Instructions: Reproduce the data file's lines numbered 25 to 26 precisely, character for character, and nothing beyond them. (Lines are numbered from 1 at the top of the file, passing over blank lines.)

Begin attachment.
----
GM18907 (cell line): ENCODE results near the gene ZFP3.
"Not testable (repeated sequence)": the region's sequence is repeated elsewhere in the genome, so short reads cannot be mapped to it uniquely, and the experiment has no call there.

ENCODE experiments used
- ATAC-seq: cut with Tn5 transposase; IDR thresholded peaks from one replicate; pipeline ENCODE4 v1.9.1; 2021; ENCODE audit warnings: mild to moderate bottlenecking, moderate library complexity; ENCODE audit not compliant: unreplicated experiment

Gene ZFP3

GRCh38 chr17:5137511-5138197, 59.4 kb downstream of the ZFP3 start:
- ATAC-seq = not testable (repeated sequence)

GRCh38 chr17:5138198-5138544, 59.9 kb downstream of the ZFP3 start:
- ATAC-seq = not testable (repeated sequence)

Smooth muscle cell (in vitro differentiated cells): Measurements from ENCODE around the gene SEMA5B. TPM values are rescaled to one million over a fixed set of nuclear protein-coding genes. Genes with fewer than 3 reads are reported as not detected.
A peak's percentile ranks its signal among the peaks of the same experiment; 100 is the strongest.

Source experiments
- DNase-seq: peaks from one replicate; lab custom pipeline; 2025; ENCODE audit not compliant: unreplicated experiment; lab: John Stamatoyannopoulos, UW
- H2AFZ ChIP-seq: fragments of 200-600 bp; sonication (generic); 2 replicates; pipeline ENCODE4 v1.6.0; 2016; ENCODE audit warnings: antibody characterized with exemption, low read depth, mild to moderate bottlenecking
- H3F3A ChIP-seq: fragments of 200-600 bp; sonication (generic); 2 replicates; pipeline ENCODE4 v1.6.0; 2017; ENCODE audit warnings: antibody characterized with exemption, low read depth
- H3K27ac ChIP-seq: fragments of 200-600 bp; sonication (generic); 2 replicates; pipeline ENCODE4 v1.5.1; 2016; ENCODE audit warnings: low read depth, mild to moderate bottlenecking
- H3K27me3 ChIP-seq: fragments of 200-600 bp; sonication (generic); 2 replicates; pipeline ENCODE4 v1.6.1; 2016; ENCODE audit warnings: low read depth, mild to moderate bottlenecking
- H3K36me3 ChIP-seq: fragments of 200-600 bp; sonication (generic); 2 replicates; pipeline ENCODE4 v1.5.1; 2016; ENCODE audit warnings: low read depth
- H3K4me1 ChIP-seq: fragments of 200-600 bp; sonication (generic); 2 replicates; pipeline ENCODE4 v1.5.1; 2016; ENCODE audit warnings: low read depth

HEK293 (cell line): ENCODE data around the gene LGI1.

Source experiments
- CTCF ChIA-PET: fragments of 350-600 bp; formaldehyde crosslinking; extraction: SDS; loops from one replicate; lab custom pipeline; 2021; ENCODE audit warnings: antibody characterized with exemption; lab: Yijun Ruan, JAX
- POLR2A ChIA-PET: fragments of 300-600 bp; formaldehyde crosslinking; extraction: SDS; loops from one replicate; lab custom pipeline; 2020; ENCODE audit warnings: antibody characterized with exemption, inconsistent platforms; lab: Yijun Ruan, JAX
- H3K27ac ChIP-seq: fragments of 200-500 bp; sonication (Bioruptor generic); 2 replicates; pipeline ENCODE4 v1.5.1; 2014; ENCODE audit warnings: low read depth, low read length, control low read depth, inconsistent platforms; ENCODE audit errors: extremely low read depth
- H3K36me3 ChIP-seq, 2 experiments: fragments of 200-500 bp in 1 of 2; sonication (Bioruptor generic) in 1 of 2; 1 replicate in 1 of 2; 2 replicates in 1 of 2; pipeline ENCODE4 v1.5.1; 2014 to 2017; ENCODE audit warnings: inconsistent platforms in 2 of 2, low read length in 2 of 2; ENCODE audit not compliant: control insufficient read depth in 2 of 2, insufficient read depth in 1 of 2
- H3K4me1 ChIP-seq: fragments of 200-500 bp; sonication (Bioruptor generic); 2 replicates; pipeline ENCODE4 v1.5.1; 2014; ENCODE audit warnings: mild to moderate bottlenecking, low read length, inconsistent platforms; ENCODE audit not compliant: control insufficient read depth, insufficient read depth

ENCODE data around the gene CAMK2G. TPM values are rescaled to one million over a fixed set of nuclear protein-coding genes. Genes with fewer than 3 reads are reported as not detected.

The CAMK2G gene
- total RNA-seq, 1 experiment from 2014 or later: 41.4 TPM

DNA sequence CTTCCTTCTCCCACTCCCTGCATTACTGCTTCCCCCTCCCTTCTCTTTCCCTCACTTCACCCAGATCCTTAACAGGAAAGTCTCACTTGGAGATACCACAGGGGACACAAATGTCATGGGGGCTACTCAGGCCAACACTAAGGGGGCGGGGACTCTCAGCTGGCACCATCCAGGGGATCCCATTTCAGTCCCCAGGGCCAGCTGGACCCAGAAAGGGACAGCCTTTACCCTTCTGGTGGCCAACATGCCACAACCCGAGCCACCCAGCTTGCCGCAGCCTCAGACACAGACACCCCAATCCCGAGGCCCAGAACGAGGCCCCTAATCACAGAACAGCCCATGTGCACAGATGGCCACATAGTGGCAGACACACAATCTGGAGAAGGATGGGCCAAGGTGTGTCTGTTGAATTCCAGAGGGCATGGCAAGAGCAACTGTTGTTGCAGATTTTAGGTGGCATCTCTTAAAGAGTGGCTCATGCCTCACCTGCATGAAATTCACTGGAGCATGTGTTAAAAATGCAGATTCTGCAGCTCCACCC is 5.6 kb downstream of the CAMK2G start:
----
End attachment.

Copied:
- H3K36me3 ChIP-seq, 2 experiments: fragments of 200-500 bp in 1 of 2; sonication (Bioruptor generic) in 1 of 2; 1 replicate in 1 of 2; 2 replicates in 1 of 2; pipeline ENCODE4 v1.5.1; 2014 to 2017; ENCODE audit warnings: inconsistent platforms in 2 of 2, low read length in 2 of 2; ENCODE audit not compliant: control insufficient read depth in 2 of 2, insufficient read depth in 1 of 2
- H3K4me1 ChIP-seq: fragments of 200-500 bp; sonication (Bioruptor generic); 2 replicates; pipeline ENCODE4 v1.5.1; 2014; ENCODE audit warnings: mild to moderate bottlenecking, low read length, inconsistent platforms; ENCODE audit not compliant: control insufficient read depth, insufficient read depth